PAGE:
"The groundwork of all happiness is health." - Leigh Hunt

How your weight loss plan is linked to weight gain in midlife

September 28, 2023 – The message about midlife weight gain might be familiar: avoid excessive sugar, starchy vegetables and refined carbohydrates. At the identical time, eat more fruits, whole grains and fiber-rich green leafy vegetables.

A latest large study confirms these recommendations, however the researchers also calculated how much And The quality of your food can affect weight gain over time.

For example, consuming 100 grams of starch per day from vegetables akin to corn, green peas or potatoes over a period of 4 years resulted in a weight gain of 1.5 kilograms. In contrast, consuming 10 grams of fiber per day resulted in a weight gain of 700 grams. (For comparison, a medium potato weighs about 170 grams, a cup of green peas weighs 150 grams, and an ear of corn weighs about 100 grams.)

The researchers found that obese women gained more weight in comparison with men.

Not all vegetables are the identical

The results are generally consistent with previous research, said study creator Yi Wan, PhD, a postdoctoral fellow on the Harvard TH Chan School of Public Health in Boston. But unlike many previous studies, Wan and colleagues distinguish between unfavorable, starchy vegetables and favorable, non-starchy ones. It also hasn't been widely reported that a bigger effect is present in people who find themselves obese, he said.

The study was published online within the magazine on Wednesday BMJ.

Researchers also checked out added sugar, including sugary drinks. Adding 100 grams of sugar per day (about 24 teaspoons, or about three 12-ounce cans of soda per day) resulted in almost 2 kilos more weight gain over a four-year period.

“The quality and source of carbohydrates is critical for long-term weight control, especially for people who are already overweight,” Wan said. “Transitioning from low-carbohydrate food sources to high-quality sources may aid body weight control efforts.”

In particular, moving away from added sugar, sugar-sweetened beverages, refined grains and starchy vegetables and adding whole grains, fruits and non-starchy vegetables could be helpful, he said.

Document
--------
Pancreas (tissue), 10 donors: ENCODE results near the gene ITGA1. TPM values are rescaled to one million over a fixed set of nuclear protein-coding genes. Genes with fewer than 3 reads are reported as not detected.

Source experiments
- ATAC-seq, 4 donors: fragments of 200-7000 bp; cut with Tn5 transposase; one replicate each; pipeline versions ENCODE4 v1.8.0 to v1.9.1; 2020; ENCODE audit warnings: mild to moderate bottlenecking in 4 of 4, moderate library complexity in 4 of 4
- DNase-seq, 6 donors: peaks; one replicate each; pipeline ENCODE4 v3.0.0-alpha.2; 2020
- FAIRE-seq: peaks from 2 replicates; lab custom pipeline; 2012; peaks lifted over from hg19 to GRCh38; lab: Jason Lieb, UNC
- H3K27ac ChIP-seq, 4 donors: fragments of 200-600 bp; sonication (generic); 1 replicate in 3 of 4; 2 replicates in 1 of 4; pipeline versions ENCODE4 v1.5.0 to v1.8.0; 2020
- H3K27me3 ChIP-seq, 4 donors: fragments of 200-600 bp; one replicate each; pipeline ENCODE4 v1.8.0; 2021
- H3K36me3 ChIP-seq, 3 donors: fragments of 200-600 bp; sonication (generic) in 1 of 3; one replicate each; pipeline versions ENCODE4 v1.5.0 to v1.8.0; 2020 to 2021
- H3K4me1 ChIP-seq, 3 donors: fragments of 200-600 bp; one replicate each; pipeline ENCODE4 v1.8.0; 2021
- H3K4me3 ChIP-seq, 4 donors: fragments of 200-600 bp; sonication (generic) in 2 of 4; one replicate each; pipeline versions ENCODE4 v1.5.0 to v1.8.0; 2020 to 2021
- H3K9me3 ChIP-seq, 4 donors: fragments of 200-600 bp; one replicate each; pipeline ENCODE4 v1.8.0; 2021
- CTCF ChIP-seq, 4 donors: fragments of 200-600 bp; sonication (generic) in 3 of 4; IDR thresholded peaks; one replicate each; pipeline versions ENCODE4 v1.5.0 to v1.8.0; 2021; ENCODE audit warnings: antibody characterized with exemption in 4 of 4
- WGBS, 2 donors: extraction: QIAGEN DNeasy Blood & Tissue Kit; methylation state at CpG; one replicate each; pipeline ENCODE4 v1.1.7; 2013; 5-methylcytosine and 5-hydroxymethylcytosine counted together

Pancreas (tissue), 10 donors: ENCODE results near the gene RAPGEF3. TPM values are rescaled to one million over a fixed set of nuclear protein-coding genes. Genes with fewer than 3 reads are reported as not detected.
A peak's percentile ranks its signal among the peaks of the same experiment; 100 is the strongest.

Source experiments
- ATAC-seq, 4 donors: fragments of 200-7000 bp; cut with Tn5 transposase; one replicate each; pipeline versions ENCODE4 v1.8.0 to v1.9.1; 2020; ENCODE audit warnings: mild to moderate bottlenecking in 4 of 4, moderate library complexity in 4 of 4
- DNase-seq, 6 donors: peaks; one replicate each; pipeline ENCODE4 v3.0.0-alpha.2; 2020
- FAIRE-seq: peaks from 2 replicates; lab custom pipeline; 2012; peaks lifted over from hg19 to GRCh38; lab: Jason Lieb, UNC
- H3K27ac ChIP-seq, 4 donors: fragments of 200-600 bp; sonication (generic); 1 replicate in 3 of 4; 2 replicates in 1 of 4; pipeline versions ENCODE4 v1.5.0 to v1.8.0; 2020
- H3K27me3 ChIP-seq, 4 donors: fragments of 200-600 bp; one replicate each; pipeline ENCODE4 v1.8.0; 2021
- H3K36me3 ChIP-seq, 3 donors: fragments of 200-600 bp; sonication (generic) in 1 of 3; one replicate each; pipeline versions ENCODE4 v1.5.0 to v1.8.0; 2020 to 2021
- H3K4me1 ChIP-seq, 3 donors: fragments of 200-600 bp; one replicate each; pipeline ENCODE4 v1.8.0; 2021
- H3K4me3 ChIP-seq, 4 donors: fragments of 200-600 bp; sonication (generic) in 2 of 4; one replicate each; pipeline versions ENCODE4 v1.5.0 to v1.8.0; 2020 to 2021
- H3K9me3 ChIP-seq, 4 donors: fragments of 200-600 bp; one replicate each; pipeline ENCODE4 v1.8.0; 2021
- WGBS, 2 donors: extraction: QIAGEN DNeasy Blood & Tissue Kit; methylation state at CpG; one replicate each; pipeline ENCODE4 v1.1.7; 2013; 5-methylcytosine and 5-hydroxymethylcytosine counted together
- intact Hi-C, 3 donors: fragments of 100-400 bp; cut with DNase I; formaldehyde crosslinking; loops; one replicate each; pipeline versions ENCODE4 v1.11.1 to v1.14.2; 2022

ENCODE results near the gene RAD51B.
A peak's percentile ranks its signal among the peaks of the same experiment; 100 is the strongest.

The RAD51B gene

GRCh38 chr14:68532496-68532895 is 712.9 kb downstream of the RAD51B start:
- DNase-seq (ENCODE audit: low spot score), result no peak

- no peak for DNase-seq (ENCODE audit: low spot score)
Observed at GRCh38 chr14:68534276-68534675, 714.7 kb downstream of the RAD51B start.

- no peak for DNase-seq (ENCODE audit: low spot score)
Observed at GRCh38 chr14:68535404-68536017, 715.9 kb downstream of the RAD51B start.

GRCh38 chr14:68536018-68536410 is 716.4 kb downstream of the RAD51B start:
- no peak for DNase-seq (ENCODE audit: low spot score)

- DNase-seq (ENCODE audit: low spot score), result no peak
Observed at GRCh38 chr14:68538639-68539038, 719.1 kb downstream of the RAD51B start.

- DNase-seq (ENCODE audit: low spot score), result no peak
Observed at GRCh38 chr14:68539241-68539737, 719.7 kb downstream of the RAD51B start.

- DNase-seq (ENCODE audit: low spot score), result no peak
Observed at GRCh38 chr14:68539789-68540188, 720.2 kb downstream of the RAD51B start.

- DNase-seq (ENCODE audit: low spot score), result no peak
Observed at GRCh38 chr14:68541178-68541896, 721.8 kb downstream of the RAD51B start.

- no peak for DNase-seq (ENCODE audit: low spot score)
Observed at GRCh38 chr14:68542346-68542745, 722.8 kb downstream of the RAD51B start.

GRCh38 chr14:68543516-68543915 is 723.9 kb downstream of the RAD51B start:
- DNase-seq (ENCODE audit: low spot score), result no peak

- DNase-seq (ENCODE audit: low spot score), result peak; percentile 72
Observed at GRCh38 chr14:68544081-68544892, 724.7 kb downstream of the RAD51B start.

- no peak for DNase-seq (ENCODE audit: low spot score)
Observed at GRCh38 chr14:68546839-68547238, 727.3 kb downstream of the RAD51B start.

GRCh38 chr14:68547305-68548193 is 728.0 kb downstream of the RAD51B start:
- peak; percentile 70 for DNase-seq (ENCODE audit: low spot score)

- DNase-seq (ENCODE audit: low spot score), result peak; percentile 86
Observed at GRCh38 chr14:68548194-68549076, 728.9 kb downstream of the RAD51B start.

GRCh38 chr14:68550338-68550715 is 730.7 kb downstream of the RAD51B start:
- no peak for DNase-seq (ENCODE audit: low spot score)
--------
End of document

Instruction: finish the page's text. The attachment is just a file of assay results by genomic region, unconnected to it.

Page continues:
The advantages could transcend reduced weight gain in midlife, Wan said: “Other studies have shown that this change would also reduce the risk of diabetes, cardiovascular disease and some cancers.”

Wan and his colleagues followed 136,432 men and ladies who were healthy and younger than 65 years old after they took part in one among three long-term studies in 1986 or 1991. The researchers checked their health, weight loss plan and well-being every two to 4 years for twenty-four years.

General weight gain was common. On average, people gained 3.3 kilos every 4 years or 19.4 kilos over 24 years.

The advice will not be directed against potatoes

“People can take away from this study that a diet rich in non-starchy vegetables and whole grains can lead to a healthier weight,” said registered dietitian Kristen Smith, a spokeswoman for the Academy of Nutrition and Dietetics who was not involved within the study. “This study supports my current practice with clients trying to maintain a healthier weight.”

The researchers don't recommend people avoid all peas, corn and potatoes, said registered dietitian Jessica Alvarez, PhD, “but rather make sure to include other vegetables.”

This research reinforces the messages that health experts are telling us, said Alvarez, a spokesman for the Obesity Society, “and they show it in a very large, well-designed study.”

Some statements about weight loss plan and weight management could also be oversimplified or misleading, she said. But this study reinforces the “tried and tested” advice to eat whole grains and leafy greens. “I feel like that needs to be reinforced more often than it is.”

Smith offered a number of caveats. The research focused on stopping weight gain, not weight reduction. Additionally, the study was observational, meaning the associations between food quantity and quality and weight gain weren’t cause-and-effect relationships. Wan and colleagues also noted that participants self-reported their diets, which is one other potential limitation.

Alvarez said research like this might help individuals who want to realize less weight in midlife adjust their diets. For example, someone has already reduced the surplus sugar of their weight loss plan but continues to eat numerous starchy vegetables. This gives them the chance to “see what you eat more or less of and try to optimize it.”